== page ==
Retirement; like your parents, but way cooler
In 1991 Billy and Akaisha Kaderli retired at the age
of 38. Now, into their 4th decade of this
financially independent lifestyle, they invite you
to take advantage of their wisdom and experience.
Billy and Akaisha Kaderli
Billy at his favorite place - Beaching
it around the world!
Just because you
retire, your money
doesn’t have to.
In the words of Gordon
Gecko from the 1987 movie Wall Street, “money never sleeps.” And your money
definitely won’t once you leave your job.
Many people are shocked
to learn that since we left the conventional work force
years ago our net worth has
actually increased, significantly out-pacing inflation and spending. Reading
financial articles about what if retirees run out of money, I get the impression that the authors do not understand
that once retired, your money can - and should - continue to work for you.
Working smart not hard
Once you clock out or
walk out of the office for the last time, that doesn’t mean your investments
are frozen at that point. The stock market is still functioning and now your “job”
is to become your own personal financial manager. Actually, you should have
been doing this all along, but if not, start now.
You need to get control of your expenses
tracking your spending daily, as well as annually. This is so easy - only
taking minutes a day - and this will open your eyes as to where your money is
going. Not only that, but it will give you great confidence to manage your
financial future. Every business tracks expenses and you need to do the same. You are
the Chief Financial Officer of your retirement.
Income is important, but…
Many people structure
their investments for income knowing they need $3000 or more per month to
cover their lifestyle. Which is fine, but inflation will be eating away at
those numbers and most likely taxes will do the same. Over time your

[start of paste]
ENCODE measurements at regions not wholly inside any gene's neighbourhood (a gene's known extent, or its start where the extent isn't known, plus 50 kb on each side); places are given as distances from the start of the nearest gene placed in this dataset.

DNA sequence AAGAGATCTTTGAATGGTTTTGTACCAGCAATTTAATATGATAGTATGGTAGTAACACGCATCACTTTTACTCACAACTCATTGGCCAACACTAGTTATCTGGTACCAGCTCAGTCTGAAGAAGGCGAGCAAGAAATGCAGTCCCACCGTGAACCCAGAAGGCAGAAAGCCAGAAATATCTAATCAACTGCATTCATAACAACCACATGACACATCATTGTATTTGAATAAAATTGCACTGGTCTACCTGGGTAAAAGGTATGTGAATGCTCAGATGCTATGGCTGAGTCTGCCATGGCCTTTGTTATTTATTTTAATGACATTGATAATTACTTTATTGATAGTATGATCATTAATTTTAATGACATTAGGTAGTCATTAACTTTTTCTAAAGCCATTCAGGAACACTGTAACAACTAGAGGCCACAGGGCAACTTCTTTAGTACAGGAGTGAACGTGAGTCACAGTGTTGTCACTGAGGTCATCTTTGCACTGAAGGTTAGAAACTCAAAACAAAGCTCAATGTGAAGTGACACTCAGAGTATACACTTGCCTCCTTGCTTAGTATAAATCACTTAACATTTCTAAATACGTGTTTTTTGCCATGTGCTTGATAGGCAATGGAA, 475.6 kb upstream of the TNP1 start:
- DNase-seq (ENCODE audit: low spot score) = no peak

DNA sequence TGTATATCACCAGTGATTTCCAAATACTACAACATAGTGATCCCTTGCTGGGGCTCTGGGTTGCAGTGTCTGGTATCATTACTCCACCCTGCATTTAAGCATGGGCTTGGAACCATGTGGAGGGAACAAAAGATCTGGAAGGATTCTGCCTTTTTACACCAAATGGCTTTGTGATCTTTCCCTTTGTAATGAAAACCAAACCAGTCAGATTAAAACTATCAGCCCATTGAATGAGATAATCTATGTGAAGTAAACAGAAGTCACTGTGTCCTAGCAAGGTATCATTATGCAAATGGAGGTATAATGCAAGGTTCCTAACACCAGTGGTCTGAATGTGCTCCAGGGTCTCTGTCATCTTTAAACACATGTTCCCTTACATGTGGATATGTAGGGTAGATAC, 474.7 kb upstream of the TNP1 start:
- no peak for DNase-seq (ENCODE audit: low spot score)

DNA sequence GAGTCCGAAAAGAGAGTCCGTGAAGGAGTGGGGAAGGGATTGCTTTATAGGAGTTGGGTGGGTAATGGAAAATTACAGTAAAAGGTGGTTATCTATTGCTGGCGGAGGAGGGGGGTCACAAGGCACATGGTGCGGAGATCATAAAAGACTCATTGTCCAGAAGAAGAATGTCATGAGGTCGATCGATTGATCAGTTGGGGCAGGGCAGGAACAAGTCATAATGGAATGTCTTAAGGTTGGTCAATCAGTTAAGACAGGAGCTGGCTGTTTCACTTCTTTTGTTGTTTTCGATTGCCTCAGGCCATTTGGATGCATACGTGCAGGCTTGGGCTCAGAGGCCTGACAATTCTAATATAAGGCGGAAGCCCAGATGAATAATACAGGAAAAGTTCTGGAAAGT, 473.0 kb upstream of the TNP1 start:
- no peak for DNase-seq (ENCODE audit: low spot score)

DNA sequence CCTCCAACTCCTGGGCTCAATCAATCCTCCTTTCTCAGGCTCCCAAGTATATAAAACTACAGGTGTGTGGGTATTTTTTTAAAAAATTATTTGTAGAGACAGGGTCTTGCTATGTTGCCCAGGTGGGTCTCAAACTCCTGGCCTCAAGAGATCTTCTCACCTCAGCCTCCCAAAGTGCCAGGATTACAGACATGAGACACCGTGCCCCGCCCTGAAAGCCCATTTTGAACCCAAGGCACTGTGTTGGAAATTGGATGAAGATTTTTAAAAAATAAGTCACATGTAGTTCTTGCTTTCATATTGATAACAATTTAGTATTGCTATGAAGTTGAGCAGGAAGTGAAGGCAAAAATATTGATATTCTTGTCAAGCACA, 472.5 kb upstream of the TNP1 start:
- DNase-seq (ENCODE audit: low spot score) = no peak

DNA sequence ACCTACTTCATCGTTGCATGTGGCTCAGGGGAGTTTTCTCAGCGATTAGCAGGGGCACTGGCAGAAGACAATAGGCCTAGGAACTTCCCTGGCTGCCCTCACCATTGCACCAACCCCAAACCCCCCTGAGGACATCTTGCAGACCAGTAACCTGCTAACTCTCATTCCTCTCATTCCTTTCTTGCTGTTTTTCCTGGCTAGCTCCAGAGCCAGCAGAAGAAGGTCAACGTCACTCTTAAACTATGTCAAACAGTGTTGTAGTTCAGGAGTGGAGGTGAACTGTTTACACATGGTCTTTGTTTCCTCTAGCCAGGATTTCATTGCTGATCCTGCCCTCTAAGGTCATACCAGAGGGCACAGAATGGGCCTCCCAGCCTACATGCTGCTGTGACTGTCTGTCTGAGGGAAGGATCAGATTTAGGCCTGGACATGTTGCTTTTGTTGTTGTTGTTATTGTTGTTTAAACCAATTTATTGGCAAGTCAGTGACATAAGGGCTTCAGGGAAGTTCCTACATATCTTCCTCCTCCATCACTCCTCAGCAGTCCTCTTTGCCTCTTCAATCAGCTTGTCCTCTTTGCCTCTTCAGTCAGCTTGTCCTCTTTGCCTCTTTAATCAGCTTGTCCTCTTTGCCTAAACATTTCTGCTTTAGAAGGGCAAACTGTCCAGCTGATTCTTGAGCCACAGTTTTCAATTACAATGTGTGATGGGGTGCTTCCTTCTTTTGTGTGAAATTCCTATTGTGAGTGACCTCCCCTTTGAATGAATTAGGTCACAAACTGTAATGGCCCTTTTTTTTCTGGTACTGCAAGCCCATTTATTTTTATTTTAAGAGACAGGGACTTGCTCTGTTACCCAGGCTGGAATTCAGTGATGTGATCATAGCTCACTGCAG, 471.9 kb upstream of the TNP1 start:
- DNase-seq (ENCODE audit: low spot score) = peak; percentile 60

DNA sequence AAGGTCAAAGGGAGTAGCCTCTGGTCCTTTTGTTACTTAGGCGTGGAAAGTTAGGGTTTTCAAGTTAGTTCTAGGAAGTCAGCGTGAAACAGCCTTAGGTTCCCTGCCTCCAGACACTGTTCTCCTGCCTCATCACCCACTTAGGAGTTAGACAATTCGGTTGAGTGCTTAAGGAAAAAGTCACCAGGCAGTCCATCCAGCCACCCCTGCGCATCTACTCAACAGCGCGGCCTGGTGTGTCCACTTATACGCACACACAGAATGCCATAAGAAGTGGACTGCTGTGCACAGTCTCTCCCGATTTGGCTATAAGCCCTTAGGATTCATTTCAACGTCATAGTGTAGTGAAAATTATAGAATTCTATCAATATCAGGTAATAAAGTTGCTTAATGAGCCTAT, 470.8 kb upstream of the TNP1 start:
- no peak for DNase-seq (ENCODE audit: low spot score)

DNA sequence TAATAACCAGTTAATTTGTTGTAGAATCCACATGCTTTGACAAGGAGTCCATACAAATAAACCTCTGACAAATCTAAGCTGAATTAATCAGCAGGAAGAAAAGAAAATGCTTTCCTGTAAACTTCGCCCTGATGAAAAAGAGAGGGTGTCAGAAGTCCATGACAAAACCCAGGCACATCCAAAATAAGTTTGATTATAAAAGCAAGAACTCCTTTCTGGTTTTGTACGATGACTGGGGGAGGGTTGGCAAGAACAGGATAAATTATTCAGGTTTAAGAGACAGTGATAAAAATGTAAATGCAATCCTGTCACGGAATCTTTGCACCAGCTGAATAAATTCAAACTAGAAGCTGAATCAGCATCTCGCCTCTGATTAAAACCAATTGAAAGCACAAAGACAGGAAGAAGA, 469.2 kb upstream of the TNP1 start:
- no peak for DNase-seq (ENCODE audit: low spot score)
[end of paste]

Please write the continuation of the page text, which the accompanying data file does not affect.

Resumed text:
expenses will rise and your purchasing power will drop. You need protection
to cover the increases.
Stocks provide that
protection and there is an added bonus; when you sell, capital gains are
taxed at a lower rate than ordinary income. Therefore, tilting your investments for
growth as compared to income will help protect yourself against
future inflation. Plus it will minimize your tax liability.
The day we retired the
S&P 500 index closed at 312.49. This equates to a better
than 10% annual return including dividends.
Chart of S&P Market Returns January,
1991 to March, 2021
That’s pretty good for sitting on the
beach working on my tan.
Making 10% on our
portfolio annually while spending less than
of our net worth has allowed
our finances to grow out-pacing inflation, while
we continue to run around the globe searching for unique and unusual places.
The key is to start as
young as you can with as much as you can and
the markets work in your
is the greatest asset with investing and younger people can
utilize this to their advantage.
But what if you’re fifty?
You need to take stock of
your assets and determine what your net worth is, with and without the
equity in your home.
Selling the house and downsizing may be a windfall for
you, again utilizing the tax code to your benefit.
Social Security will play
a role with your asset allocation, "like a bond." You can figure out what your annual
payments will be by checking
SocialSecurity.gov. Then through simple math,
calculate using the Vanguard Ginnie Mae fund yield (VFIIX), currently
yielding 0.53%, and figure how much you would need to place into that fund
to equal your
projected SS income.
The average social
security benefit for 2020 is about $1514.00 per month, or $18,168 per year.
Using that figure, at a 0.53% yield, you would need roughly $3,400,000
invested into the GNMA fund to give you
the same amount of monthly income.
For asset allocation
purposes, you can put the $3,400,000 figure on the bond side of your
portfolio, which allows you to increase
equity exposure for growing your nest egg and still keep a balanced portfolio.
Note: the yield on the GNMA
fund changes with interest rates therefore I check it monthly to
keep our numbers in balance.
Keeping your spending 4%
or less in the early years - as well as having a few years of cash in reserve
should allow you to ride out market downturns which absolutely will happen.
Having the cash reserves will prevent you from having to sell in a down market.
Just because you retire
from your career, hang up the work boots, put away the ties, suits and
shoes - for shorts, flip flops and Hawaiian shirts - doesn’t mean
your financial work is over. Invest early and often and let the market work
Remember, “Money never sleeps.”
What's Your Number? - How much money do you need to retire?
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About the Authors
Early Lifestyle appeals to a different
kind of person – the person who prizes their
independence, values their time, and who doesn’t
want to mindlessly follow the crowd.
Retire Early Lifestyle Blog
About Billy & Akaisha